Some Quick Ideas about the Essay and Lesson Plan

Unless you have really complicated addresses or medical history, the most difficult and time consuming part of the EPIK application is the essay and the lesson plan. Here are some really quick tips/ideas. You don’t have to follow them, but if you’re really struggling hopefully they can give you some ideas.

The Essay

There is some doubt about the layout and purpose of the essay. Does EPIK care more about content or are they just double checking for grammar and punctuation?

EPIK loses a lot of people because they can’t commit to a year abroad, so they are pretty concerned about the actual answers to their questions. As for proper grammar and punctuation – this is obviously important as well. I think some mistakes will be fine, they won’t be grading it any more than say, a science teacher might grade a report. It’s content first but if there are absolutely glaring errors or if it’s obvious you don’t speak English very well (it’s not your first language) then it could cost you.

There seems to be a small debate on ESL Cafe about layout as well. Some people think the essay should be in true essay format.

An introduction

Body paragraph #1 (why you want to teach English)

Body paragraph #2 (your teaching philosophy)

Body paragraph #3 (your thoughts on cultural…)

Conclusion.

However, an essay this short doesn’t necessarily require this kind of layout. Most English classes I had said an “essay” this short is truly just to answer the questions. I tried to keep like-topics together and put it in paragraph format, but for the most part, no ones essays seem to be right or wrong if they layout is different.

  • Answer all the questions, try to give them all equal amount of space – in theory 200 words each per question. Even if you have a lot of international experience or even if you’re a teacher don’t focus too much on that one answer.
  • Don’t just write the minimum amount of words. If you’re struggling to get to 500 you need to take a step back and think it all through.
  • Proofread, proofread proofread. Have someone else read it. Read it out loud. Read it backwards (one sentence at a time. You will see it as a less coherent piece and can analyze each sentence on its own).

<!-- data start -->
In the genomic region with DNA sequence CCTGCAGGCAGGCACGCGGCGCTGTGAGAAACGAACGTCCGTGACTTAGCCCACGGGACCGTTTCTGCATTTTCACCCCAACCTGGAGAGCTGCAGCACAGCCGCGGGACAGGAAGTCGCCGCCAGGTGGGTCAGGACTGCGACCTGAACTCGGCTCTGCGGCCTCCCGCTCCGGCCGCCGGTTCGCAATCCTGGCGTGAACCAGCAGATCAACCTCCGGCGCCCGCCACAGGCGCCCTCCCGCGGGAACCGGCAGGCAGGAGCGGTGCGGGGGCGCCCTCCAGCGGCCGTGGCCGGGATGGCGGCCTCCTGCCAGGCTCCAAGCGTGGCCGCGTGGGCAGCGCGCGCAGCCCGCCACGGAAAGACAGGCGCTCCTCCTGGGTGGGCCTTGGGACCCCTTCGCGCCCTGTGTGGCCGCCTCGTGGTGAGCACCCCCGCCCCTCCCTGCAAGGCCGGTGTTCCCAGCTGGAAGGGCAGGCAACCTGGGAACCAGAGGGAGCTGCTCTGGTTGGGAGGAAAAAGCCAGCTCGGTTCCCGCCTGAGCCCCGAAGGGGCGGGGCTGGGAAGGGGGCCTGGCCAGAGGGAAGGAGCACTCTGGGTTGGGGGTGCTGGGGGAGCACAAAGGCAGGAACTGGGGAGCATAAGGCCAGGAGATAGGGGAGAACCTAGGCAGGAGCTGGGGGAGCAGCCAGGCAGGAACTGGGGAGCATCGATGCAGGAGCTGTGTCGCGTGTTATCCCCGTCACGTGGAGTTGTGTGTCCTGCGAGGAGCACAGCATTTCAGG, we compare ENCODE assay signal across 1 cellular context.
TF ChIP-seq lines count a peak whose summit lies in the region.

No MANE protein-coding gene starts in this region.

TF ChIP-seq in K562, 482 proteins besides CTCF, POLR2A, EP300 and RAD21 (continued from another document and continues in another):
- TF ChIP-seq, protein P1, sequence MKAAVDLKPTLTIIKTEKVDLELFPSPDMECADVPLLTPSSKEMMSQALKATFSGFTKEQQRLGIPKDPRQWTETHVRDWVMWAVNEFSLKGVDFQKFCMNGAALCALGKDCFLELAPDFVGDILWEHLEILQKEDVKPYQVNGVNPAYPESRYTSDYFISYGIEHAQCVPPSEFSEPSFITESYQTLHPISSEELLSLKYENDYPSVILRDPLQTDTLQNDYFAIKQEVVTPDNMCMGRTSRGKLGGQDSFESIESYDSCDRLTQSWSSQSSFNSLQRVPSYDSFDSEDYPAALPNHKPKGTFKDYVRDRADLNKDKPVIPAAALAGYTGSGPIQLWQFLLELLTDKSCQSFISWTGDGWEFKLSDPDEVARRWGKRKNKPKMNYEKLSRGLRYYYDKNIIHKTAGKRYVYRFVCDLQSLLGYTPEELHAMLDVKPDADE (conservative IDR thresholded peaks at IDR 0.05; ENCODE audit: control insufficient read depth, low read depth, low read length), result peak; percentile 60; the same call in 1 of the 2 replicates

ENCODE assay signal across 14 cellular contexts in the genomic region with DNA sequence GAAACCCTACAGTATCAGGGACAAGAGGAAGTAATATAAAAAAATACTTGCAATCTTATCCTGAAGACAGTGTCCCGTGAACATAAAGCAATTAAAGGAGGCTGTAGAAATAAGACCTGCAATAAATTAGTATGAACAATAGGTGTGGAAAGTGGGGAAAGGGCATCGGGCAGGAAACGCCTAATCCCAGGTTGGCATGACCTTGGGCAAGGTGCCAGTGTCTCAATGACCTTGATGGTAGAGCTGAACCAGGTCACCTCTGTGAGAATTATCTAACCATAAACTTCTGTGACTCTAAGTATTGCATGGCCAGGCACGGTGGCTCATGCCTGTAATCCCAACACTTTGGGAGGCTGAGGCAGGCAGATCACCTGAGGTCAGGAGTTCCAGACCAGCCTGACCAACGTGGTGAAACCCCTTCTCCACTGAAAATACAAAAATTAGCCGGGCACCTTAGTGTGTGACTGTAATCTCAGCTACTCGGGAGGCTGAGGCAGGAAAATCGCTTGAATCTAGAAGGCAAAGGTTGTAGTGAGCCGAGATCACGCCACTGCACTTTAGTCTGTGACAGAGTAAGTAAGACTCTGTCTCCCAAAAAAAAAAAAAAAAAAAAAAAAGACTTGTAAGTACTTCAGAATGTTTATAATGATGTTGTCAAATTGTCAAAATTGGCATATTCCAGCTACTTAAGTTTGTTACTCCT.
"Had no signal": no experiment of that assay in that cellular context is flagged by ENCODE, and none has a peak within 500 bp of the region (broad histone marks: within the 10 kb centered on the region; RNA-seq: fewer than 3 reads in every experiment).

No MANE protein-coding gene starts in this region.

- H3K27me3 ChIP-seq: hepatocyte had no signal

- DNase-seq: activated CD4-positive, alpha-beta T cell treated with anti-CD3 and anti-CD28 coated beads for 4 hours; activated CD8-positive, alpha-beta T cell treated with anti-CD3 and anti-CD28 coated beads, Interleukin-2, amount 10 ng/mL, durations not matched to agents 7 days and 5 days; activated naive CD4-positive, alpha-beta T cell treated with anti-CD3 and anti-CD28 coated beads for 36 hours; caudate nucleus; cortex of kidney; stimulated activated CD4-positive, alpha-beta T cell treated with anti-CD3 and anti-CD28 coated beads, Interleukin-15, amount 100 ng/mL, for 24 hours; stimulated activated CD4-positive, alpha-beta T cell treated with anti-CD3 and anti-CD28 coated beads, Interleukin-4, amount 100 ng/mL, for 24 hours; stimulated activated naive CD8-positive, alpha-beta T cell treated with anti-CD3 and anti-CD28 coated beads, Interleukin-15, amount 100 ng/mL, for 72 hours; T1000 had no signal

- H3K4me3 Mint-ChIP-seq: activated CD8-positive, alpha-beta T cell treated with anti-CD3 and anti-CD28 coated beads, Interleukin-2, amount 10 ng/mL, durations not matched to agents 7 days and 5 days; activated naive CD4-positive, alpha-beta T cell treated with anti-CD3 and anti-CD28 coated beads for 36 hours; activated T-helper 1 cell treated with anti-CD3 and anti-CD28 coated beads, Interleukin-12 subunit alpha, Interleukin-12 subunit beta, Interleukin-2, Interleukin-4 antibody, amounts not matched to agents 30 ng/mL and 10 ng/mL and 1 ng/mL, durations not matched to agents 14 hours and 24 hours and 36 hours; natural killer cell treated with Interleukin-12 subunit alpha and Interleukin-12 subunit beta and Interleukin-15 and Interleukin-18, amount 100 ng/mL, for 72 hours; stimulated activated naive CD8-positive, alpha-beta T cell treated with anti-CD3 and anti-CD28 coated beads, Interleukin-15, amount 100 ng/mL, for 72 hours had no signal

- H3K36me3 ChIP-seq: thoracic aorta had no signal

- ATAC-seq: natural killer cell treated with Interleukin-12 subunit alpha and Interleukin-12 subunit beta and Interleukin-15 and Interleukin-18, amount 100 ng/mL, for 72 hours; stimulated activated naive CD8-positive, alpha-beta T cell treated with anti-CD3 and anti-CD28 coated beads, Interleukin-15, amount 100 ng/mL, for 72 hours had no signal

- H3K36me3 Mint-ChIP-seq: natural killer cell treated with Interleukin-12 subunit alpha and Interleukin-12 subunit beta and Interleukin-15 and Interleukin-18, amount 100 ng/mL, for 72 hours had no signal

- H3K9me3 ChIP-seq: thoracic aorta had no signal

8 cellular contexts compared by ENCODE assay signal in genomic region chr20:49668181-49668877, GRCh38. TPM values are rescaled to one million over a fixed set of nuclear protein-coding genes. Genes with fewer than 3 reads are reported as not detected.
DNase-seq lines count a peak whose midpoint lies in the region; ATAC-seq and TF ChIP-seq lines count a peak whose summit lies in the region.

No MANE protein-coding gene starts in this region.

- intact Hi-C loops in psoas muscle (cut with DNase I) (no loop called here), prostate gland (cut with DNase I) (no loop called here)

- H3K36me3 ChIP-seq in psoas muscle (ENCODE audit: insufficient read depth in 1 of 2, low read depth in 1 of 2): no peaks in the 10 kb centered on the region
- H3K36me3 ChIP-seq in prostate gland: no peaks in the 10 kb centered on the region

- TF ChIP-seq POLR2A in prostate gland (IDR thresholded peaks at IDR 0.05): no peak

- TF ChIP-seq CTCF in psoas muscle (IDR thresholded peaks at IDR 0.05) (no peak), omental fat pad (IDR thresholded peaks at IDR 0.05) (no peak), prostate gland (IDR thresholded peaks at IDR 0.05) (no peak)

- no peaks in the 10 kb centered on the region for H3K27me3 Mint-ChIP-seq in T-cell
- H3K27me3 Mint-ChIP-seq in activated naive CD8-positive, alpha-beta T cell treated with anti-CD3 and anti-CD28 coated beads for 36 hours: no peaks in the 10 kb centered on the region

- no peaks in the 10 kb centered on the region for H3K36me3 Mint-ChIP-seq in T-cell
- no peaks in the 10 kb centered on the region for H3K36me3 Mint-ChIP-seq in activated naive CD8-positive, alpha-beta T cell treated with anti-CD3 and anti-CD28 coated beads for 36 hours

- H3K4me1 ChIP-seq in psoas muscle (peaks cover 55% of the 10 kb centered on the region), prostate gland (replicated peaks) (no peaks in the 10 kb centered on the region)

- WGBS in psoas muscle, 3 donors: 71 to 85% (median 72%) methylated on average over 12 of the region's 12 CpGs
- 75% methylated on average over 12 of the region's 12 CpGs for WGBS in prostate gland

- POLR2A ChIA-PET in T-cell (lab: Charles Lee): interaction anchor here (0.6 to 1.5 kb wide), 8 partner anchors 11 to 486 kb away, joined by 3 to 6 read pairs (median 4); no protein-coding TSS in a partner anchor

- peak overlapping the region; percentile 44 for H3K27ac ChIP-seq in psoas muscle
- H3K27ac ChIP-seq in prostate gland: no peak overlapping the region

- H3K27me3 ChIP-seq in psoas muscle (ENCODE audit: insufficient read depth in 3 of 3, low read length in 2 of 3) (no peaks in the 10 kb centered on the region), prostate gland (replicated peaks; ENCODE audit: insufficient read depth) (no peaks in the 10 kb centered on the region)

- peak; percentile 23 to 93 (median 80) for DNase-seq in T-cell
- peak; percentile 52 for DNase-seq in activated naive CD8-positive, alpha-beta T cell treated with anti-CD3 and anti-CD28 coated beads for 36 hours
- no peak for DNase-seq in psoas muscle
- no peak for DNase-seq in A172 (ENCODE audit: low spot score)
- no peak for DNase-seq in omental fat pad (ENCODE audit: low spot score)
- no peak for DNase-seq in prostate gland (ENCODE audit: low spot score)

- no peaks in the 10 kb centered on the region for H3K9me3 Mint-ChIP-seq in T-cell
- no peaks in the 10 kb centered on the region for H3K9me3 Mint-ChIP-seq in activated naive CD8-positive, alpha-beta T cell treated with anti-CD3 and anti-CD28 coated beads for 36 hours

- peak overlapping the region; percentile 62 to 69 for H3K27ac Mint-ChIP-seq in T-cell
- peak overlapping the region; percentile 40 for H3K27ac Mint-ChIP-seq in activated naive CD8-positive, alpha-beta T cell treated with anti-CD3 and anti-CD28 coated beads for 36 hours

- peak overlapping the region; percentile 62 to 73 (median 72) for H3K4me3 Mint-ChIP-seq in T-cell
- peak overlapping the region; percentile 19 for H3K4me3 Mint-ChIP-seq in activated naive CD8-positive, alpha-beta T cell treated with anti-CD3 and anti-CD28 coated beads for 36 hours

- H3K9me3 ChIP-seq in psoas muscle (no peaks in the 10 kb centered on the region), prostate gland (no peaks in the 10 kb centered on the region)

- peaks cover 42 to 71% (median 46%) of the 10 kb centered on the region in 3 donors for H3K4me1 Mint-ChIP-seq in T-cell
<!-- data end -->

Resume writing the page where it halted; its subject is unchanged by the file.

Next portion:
• If you’re in college, you should have access to a writing center if you need help.
  • Use any examples you have – if you’ve taken a trip and adapted well, if you’ve ever been around children for a few days and thought you handled it well, if you have any ideas – bring them up.
  • Don’t be afraid to work in a positive-tense (that’s a tense now, apparently). Don’t use “if I become an EPIK teacher I would be…” be assertive “As an EPIK teacher I will be”
  • Never be afraid to write a bad draft. If you’re stuck, just put anything on the page, even if it’s horrible. Get it on the page and out of your brain. Then you can pick and choose what you like, then move on.

The Lesson Plan

The lesson plan is probably the trickiest part as it doesn’t say what age group or anything specific you have to teach.

Then there is the million dollar question: do you want to have a fun activity to prove you can be a fun teacher? Or do you want to showcase your skills as a TEFL instructor by teaching intense grammar/difficult topics?

Ultimately it probably shouldn’t be too extreme on either end. Remember, too, why EPIK wants native teachers. The co-teacher is there (in theory) to teach more difficult topics. Half the reason why EPIK isn’t hiring middle/high school NETs is because the Korean teachers do a better job explaining confusing English grammar in their native language. You’re there more to decrease fears of foreigners, to increase speaking practice, to introduce culture, and ultimately to make students sound more natural.

Your first question with the lesson plan should be: what can I “teach” in my lesson plan that would make students sound more natural?

For my lesson plan I picked idioms – only about 5 – as they would increase understanding and make students sound more natural. Other ideas could be working on commonly misspelled/pronounced words, focusing on pronunciation, or slang. Of course you can do anything you want, but focusing on what EPIK wants the most should get you some bonus points (go read EPIK’s mission statement on their website for more ideas).

When you’ve picked your topic, make sure to throw one slightly difficult element in to show you’re not a cushy teacher (and you know what you’re talking about)  and throw in one fun activity to show you can be fun and can teach without lecturing all the time. Doing all this should cover all your bases.

[Edit: October 24th] Now that I’ve been here for 8 months, I still stand by this. Realistically I always have to do boring stuff and fun stuff. The goal is definately getting them to use the phrases, so there has to be time to practice. A game that forces/encourages speaking is ideal (Battleship, Human Bingo, etc). 

The organization is up to you. If you’ve taken a TEFL class just use the same lesson plans you learned how to do (ESA anybody!?) If you haven’t taken a TEFL class yet… You won’t get a job if you haven’t done a TEFL cert.

Including a powerpoint (or a Prezi link) or a worksheet also shows more effort. EPIK says if you’re including a power point you should put it so there are five-seven slides to a page and then include that at the end of your lesson plan. Just don’t go over 5 pages.

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